Michigan Begins Recreational Cannabis Sales
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The first legal recreational cannabis product has been sold in Michigan, nearly one year after adult use was formally legalized by the state.
The buyer, local cannabis activist John Sinclair, was at the head of a long line of eager customers in Ann Arbor who braved the December 1 weather for the historic moment.
But while the day was monumental for Sinclair and the other consumers in Ann Abor, anticipation was less high across the rest of Michigan, as state-wide roll-out has yet to begin.
Marijuana in Michigan
Recreational cannabis sales in Michigan were widely expected to begin in the spring of 2020. But, thanks to a provision in Michigan’s law, existing medical cannabis producers and retailers can transfer half of their inventory to the recreational market if they have the necessary license.
By December 1, three retail centers in Ann Abor had converted their stock and were ready to sell, while three more have been licensed and are prepping products.
But for those Michiganders looking for a more local dispensary, the wait might be some time.
Since recreational marijuana was legalized in Michigan on December 6, 2018, nearly 80 percent of municipalities in the state have chosen to prevent recreational sales in their communities. In early November, the Detroit City Council voted unanimously to opt out of the recreational business until January 31, 2020.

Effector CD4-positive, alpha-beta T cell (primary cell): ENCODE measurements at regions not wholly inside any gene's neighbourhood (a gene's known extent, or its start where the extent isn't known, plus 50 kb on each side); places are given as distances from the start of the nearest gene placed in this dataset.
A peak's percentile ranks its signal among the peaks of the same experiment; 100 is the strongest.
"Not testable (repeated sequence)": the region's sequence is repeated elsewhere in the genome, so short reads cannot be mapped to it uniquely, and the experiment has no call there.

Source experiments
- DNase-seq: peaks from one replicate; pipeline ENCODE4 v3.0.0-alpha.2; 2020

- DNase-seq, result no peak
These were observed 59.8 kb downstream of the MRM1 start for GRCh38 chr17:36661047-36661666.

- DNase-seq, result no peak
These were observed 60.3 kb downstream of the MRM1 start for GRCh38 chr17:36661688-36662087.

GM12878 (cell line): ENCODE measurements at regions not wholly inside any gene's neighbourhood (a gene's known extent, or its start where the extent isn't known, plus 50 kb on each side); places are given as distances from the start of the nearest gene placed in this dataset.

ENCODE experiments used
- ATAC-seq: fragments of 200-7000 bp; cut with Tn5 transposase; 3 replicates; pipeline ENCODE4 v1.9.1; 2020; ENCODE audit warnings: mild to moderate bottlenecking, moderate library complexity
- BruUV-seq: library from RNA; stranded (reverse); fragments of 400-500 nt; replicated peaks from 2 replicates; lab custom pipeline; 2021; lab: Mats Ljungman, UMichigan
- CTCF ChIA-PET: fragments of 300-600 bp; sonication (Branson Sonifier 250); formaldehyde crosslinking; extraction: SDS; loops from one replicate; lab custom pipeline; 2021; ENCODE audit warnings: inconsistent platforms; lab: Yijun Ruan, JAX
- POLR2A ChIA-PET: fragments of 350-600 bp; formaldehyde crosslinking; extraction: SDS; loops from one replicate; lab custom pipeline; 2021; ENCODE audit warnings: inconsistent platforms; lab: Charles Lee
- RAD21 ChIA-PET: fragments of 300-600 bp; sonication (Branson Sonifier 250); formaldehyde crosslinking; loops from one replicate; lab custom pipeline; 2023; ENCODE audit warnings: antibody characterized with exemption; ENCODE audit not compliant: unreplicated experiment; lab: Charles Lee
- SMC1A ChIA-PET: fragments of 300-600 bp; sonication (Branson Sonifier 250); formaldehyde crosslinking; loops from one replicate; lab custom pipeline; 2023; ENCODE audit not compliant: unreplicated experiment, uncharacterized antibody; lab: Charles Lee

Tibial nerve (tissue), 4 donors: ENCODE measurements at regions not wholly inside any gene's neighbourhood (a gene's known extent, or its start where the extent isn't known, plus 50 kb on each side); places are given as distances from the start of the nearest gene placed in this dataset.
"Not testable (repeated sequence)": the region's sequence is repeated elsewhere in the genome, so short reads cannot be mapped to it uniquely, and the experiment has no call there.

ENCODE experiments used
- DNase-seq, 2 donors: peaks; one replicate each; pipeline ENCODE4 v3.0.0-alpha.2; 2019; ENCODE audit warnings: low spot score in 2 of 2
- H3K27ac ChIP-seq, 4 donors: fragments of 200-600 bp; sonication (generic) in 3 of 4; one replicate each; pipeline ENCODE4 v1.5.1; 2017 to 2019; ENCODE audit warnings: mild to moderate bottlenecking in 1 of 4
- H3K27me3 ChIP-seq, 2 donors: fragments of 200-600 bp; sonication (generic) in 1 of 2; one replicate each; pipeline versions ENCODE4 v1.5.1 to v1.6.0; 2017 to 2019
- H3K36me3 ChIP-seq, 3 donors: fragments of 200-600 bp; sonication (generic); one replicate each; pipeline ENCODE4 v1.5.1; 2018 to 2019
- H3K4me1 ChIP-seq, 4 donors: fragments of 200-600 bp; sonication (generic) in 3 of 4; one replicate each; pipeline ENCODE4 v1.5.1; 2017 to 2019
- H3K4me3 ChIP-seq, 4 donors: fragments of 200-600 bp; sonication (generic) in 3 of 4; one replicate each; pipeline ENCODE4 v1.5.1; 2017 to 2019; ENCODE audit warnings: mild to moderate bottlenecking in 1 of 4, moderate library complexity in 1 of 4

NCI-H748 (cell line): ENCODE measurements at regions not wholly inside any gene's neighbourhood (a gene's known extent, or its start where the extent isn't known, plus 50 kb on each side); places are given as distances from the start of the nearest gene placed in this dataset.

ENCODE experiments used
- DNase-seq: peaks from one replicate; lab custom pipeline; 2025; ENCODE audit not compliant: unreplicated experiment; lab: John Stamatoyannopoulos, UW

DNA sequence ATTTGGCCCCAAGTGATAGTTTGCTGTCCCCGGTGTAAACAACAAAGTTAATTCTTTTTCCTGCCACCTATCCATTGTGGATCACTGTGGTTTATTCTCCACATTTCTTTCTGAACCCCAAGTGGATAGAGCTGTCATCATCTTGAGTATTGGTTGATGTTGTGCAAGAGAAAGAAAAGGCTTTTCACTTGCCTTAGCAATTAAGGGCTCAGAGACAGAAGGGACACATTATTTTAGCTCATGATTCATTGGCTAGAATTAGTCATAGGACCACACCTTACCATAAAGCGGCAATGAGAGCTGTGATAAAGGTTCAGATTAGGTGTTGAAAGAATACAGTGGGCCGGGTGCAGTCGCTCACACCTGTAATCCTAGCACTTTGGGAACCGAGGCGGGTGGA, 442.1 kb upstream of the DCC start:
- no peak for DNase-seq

Like many US states, anyone over the age of 21 in Michigan can purchase recreational marijuana provided they show a valid state ID or driver’s license to a licensed retailer.
State residents can legally possess up to 2.5 ounces on their person, or up to 10 ounces at home. However, it remains an illegal offence to possess marijuana on federal land or federally funded facilities, such as hospitals. Michiganders are also permitted to grow up to 12 plants for personal use.
THC concentrations are also capped for edible products. Gummies and baked goods can include a maximum of 10mg of THC per serving and 100mg per container, while capsules and tinctures are permitted to include 200mg per container.
As Michigan imposes a 10 percent excise tax on recreational cannabis, alongside an existing 6 percent sales tax, prices are expected to be higher than those for medical products. Arbors Wellness, one of the three retailers in Ann Abor, is charging $22 per gram, while edibles can cost up to $25.
One type of marijuana product not on sale, though, are vaping products; Michigan regulators temporarily paused sales of cannabis vaping liquids under new safety standards following the outbreak of lung injuries.